Still another embodiment of the bidirectional light-activated thyristor according to the invention is shown in FIGS. 9 and 10. The feature of this embodiment lies in that the passage of the photo-trigger signals from the light-emitting diode 91 to the second semiconductor section 2 and from the light-emitting diode 92 to the first semiconductor section 1 is blocked more positively than in the embodiments shown in FIGS. 1 to 6. A semiconductor island member 10 with a triangular section is formed to occupy a part of the groove 8 between the first semiconductor section 1 and second semiconductor section 2, thereby producing a W-shaped part of the groove 8 with the member 10 opposed to the projected section 931. In the preceding embodiments shown in FIGS. 1 to 6, the light-blocking means can not prevent a light signal which is radiated on one semiconductor section and reflected therefrom from reaching the other semiconductor section, while it can prevent the light signal from being radiated directly. The configuration of the embodiment under consideration is improved in that even a photo-trigger signal reflected on the side end surface of one semiconductor section is prevented from being radiated on the side end surface of the other semiconductor section. Further, the photo-trigger signal is not limited to those components directly radiated on the light-receiving surface from the light source such as the light-emitting diode but the components reflected on the island member 10 is also radiated on the light-receiving surface, thus adding to the efficiency of trigger operation by effective use of light emitted from the light-emitting diode. For this purpose, preferably, the gradient of the reflection surface of the member 10 is carefully selected on the one hand and a reflective metal film is formed on the surface thereof on the other. The semiconductor structure of the member 10 in this embodiment is derived from the advantage of simultaneous formation of the first and second semiconductor sections and the member 10 by the W-shaped groove arrangement in a single semiconductor substrate. If this manufacturing advantage is discarded, a material other than semiconductor may be used for the island member 10. Also, the member 10 may assume any desired shape of the section thereof instead of triangle at the sacrifice of the advantage of reflection of a photo-trigger signal on the member 10. In the embodiment under consideration, the first and second semiconductor sections have the same structure as the embodiment shown in FIGS. 1 and 2. The length of the island member 10 along the groove 8 may be extended even over the entire length of the groove, depending on the type or condition of the light sources applied thereto.

As shown in FIG. 11, the light sources such as the light-emitting diodes 91 and 92 held by the support member 93 may be introduced into the two groove sections partitioned by the island member 10. In this case, it will easily be understood that the projected section 931 of the support member 93 as shown in FIG. 10 is not required.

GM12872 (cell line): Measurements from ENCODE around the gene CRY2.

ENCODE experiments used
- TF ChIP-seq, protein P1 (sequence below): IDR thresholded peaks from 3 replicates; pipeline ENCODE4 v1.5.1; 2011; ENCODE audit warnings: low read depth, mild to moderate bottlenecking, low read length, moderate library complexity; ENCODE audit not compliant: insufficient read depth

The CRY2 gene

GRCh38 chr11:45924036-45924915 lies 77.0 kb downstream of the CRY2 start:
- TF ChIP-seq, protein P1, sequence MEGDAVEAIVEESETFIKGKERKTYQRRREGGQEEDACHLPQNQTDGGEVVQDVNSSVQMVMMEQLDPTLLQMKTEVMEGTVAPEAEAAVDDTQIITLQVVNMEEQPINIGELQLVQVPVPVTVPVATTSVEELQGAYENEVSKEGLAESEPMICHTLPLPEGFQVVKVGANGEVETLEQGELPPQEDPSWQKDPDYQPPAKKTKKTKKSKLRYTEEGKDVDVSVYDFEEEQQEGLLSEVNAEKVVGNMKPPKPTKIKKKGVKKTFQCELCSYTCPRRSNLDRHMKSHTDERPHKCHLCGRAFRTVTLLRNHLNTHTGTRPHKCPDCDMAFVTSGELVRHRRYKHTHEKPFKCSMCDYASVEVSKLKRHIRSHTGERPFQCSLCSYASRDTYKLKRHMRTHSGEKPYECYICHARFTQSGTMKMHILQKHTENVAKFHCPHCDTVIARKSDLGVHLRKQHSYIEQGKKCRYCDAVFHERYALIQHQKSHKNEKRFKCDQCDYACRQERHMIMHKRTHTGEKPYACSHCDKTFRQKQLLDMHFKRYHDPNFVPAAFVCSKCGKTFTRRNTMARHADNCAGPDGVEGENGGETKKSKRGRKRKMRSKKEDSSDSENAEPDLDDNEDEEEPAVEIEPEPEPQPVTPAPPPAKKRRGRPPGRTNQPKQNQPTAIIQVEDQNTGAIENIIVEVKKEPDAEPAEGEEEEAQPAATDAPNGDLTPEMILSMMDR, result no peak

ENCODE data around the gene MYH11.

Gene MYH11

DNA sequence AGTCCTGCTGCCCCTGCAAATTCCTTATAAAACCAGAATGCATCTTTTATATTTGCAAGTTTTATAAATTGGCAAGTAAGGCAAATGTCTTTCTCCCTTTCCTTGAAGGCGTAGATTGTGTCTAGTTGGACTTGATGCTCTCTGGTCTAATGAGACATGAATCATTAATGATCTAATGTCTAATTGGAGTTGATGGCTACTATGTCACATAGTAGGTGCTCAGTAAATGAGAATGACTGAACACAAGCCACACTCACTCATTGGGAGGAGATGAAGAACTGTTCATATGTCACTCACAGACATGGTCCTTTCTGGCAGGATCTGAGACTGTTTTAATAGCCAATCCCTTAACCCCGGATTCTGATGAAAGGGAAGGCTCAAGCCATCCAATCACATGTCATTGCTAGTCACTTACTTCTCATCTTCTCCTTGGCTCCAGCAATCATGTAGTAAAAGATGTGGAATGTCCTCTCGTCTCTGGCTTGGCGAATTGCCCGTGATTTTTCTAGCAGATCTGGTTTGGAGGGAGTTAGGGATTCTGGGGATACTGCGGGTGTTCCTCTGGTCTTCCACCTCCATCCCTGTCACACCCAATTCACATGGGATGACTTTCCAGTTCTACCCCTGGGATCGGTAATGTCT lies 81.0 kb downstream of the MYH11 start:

The embodiment of FIGS. 9 to 11 may employ electric lamps instead of the light-emitting diodes as light sources. Further, light guides such as optical fibers may be used to guide light signals from the light-emitting diodes or other light sources such as electric lamps to the support member 93 or even into the groove 8, as in the embodiments of FIGS. 1 to 7.

A further embodiment of the bidirectional light-activated thyristor according to the invention is shown in FIGS. 12 and 13. The bidirectional light-activated thyristor according to this embodiment has the same advantages as the preceding embodiments in spite of the absence of the projected section 931 shown in FIGS. 2, 3, 4, 5 and 10. The feature of the construction of this embodiment is that a first aperture 301 is formed in the first semiconductor section 1 from the main surface 12 toward the main surface 11 while a second aperture 302 is bored in the second semiconductor section 2 from the main surface 21 toward the main surface 22, with the groove 8 separating the first and second semiconductor sections as explained with reference to FIGS. 1 and 2. The light-emitting diodes 91 and 92 or like light sources are disposed opposedly to the first aperture 301 and the second aperture 302 respectively. The spaced relation between the light-emitting diodes 91 and 92 eliminates, even in the absence of such a projected section 931 as illustrated in the first and second embodiments, the undesirable radiation of a photo-trigger signal from the light-emitting diode 91 to the second semiconductor section 2 or from the light-emitting diode 92 to the first semiconductor section 1, especially, the radiation of a strong photo-trigger signal causing the erroneous firing of undesired thyristor portion. Further, the light-emitting diodes 91 and 92 may be introduced into the respective apertures. In spite of the construction of the first and second apertures 301 and 302 through the respective semiconductor sections as shown in FIG. 13, the objects of the invention are achieved so far as they are formed in such a manner as to expose the second PN junctions. When taking the breakdown voltage into consideration, the walls of the first and second apertures are preferably formed at the same angle as the side end surfaces of the semiconductor sections with respect to the PN junctions.

In FIGS. 12 and 13, the groove 8 is provided as a means for electrically isolating the first and second semiconductor sections 1 and 2. As explained in detail with reference to the embodiment of FIG. 8, however, the objects of the invention are achieved with equal effect by connecting the first and second semiconductor sections alternatively the PNP part of the substrate. Like in the embodiment of FIG. 8, the PNP semiconductor section 504 acting as the isolating means may be diffused with such heavy metal as gold.